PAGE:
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New Studies on Return on Investment for Health Information Technology Adoption. the MidSouth eHealth Alliance Project 27-September, 2007 Mark Frisse Rodney Holmes & Colleagues. Questions we ask. How do you define value (“return”) qualitatively?

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New studies on return on investment for health information technology adoption

New Studies on Return on Investment for Health Information Technology Adoption

the MidSouth eHealth Alliance Project

27-September, 2007

Mark Frisse

Rodney Holmes

& Colleagues


Questions we ask
Questions we ask Technology Adoption

  • How do you define value (“return”) qualitatively?

  • How do you define cost (“investment”) qualitatively?

  • From what perspective are your definitions derived?

    • individual / family

    • provider

    • payer (and intermediaries)

    • the public good

  • What is the domain of measurement?

    • a technology?

    • a system of care?

  • How well can we measure cost and return?

  • How much trouble should we take to perform these measurements?

  • To what extent does “ROI” really guide decision-making for HIT?


My positions questions
My positions / questions Technology Adoption

  • If we don’t define the problem correctly, we’ll get the wrong answer

    • example: CPOE - must be at least the med administration cycle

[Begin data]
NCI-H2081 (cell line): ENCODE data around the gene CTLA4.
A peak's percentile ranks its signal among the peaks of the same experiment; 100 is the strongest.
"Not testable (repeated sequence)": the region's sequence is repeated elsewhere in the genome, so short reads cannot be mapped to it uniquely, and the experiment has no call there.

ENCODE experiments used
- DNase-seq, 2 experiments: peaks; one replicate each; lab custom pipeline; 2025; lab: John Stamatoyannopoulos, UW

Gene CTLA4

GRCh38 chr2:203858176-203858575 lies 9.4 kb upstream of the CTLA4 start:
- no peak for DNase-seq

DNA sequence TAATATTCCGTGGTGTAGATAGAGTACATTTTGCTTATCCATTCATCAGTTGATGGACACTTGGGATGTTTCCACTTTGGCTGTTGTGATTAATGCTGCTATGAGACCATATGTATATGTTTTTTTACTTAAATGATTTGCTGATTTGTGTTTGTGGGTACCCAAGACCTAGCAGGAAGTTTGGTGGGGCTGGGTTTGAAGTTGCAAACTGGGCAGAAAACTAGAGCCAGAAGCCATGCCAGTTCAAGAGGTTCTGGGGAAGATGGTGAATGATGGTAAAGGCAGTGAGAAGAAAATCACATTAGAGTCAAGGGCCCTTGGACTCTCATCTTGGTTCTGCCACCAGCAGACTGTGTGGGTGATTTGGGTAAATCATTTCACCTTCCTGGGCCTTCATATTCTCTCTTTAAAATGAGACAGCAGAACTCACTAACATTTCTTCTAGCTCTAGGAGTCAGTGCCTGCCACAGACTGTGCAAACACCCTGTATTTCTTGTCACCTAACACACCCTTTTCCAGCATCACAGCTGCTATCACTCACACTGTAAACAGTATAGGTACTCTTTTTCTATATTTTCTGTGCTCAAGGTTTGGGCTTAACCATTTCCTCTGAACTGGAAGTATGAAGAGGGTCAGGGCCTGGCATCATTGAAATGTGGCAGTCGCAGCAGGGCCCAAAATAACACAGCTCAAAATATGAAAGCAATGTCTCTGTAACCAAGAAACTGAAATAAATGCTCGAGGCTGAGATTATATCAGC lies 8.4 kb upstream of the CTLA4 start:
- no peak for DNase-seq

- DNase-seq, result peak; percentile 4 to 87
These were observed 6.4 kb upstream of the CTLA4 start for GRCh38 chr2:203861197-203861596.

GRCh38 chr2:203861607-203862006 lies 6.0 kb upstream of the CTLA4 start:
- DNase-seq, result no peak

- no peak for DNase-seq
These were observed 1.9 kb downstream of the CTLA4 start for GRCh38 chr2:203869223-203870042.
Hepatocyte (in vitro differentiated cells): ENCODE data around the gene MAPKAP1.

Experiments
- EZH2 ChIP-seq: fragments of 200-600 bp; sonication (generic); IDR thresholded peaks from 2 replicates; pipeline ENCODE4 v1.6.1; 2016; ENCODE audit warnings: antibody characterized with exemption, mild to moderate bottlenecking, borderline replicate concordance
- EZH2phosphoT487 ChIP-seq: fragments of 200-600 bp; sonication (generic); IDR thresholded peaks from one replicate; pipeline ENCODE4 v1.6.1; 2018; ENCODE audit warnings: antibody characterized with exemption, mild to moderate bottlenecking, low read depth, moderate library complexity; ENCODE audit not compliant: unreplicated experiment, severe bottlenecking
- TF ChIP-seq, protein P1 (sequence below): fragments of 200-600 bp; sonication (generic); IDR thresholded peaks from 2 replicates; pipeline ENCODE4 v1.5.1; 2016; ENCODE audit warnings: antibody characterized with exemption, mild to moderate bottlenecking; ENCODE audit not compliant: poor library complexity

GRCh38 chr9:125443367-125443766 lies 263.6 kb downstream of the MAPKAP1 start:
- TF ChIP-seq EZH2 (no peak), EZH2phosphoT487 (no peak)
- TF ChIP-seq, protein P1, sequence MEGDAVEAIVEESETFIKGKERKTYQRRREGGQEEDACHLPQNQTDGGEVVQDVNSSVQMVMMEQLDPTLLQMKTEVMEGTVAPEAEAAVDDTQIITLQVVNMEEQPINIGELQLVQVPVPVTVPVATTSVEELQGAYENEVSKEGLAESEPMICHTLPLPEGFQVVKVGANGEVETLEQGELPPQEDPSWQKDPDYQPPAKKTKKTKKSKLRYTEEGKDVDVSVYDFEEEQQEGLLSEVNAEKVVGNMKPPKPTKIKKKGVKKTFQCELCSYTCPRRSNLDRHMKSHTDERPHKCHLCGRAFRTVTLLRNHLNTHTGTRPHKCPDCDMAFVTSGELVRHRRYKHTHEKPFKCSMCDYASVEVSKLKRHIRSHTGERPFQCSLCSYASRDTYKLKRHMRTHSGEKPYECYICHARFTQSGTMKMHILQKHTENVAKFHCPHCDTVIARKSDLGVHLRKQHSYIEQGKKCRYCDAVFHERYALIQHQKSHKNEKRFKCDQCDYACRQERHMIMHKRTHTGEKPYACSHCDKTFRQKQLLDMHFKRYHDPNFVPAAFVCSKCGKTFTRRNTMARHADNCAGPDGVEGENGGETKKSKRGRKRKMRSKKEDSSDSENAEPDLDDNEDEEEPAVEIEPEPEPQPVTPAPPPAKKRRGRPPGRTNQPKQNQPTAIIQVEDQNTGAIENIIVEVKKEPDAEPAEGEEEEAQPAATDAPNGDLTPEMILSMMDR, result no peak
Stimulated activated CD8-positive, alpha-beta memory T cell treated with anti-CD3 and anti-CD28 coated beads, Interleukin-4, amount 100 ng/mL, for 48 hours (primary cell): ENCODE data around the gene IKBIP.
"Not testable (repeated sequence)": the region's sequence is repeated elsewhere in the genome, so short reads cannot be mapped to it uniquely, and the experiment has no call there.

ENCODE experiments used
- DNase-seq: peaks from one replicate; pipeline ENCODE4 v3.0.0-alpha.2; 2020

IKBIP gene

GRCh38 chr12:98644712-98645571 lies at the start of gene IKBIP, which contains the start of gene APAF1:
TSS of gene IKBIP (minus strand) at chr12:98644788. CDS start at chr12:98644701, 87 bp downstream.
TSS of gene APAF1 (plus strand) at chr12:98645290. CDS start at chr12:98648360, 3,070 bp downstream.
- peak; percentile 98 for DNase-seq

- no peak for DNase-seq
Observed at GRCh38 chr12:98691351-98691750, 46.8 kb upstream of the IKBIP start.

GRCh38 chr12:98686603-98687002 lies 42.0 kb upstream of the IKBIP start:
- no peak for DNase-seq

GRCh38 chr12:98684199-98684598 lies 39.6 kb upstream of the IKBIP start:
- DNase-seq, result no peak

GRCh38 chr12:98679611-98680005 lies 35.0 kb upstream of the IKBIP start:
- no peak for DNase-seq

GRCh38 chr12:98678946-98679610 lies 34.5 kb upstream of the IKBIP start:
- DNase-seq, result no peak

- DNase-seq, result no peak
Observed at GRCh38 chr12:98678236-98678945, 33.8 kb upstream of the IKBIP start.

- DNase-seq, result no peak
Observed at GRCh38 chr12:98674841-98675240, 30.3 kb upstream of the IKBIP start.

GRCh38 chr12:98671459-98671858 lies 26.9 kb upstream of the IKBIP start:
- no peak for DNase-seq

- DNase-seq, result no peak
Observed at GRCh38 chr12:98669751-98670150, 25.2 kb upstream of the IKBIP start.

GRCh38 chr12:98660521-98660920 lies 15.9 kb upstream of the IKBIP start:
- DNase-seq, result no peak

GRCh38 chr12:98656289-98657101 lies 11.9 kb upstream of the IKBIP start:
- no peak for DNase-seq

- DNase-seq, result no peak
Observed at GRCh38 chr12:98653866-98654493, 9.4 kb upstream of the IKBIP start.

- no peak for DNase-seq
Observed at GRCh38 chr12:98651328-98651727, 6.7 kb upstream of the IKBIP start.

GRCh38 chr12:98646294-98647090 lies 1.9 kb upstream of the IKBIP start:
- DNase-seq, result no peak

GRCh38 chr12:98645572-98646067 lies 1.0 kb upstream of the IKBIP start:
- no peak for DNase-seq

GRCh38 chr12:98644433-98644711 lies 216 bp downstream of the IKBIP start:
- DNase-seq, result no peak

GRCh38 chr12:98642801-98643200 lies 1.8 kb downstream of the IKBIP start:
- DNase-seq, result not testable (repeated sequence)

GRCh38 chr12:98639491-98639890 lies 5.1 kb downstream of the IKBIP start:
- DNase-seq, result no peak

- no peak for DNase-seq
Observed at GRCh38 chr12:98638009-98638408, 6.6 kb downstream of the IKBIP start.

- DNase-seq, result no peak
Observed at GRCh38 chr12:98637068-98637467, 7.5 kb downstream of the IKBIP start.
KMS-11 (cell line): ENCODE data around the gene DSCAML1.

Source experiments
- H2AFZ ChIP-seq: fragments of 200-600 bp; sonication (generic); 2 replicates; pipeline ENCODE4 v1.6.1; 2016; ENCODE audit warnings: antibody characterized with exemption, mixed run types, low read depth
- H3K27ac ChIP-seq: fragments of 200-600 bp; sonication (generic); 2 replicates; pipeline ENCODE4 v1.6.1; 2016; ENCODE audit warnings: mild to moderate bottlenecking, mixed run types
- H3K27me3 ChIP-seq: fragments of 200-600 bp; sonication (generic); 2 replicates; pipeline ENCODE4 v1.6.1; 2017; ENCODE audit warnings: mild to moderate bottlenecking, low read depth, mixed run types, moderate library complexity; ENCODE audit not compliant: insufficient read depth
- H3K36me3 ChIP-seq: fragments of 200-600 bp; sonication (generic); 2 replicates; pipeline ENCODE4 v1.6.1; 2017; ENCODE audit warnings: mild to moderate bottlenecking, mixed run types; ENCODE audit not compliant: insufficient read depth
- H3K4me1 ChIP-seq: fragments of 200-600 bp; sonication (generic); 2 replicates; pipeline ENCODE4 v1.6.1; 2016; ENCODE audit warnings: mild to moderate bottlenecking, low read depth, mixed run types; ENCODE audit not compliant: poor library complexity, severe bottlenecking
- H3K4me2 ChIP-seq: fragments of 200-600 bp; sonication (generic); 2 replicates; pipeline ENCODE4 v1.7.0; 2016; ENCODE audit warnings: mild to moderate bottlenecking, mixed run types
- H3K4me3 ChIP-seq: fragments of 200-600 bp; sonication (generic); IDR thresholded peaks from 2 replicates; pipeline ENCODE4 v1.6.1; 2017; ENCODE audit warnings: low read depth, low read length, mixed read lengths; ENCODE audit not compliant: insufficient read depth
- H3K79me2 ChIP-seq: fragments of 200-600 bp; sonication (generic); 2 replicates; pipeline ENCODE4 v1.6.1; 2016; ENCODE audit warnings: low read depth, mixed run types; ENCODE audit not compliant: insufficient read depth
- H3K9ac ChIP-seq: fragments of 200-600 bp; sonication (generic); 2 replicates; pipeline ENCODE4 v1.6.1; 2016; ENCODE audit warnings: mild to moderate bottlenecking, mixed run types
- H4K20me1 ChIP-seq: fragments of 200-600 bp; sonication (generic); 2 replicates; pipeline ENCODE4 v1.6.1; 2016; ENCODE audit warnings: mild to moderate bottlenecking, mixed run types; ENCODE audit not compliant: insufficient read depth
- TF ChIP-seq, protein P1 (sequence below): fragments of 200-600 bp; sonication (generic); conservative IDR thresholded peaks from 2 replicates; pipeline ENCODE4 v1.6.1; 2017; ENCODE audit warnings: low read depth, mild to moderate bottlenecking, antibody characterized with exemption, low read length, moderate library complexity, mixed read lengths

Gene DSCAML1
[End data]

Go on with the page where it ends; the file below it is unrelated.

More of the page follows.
• example: eRx - definition should be prescriber-dispenser unit

    • example: health information exchanges - not “stand-alone”

  • Sustainability is the question, but it is the system - not any specific component, that is should be modeled

    • Are hospitals sustainable?

    • Is Medicare sustainable?

    • Are health plans (and medical inflation) sustainable?

    • the whole can be greater than its parts

  • Are established intermediaries really sustainable?

    • or did they simply get there first?

    • are they merely holding on the the money and control?


The midsouth ehealth alliance a 501 c 3 corporation

Baptist Memorial Health Care Corp. (4 facilities) Technology Adoption

Christ Community Health (4 primary care clinics)

Methodist Healthcare (7 facilities including Le Bonheur Children’s Medical Center)

The Regional Medical Center (The MED)

Saint Francis Hospital & St. Francis Bartlett (Tenet Healthcare)

St. Jude Children’s Research Hospital

Shelby County/Health Loop Clinics (11 primary care clinics)

UT Medical Group (300+ clinicians)

Memphis Managed Care/TLC (MCO)

The MidSouth eHealth Alliance – a 501(c)(3) corporation

Broad Participation


Initial emphasis hospitals and large clinics
Initial emphasis: hospitals and large clinics Technology Adoption

Principles

  • Minimized barriers to entry; maximize control

    • less than $50,000 per year per hospital or large clinic

    • take what data can be easily shared

    • data under publishers control until used by another institution

    • do the mappings and transformations centrally

  • Stay highly focused on immediate value to founders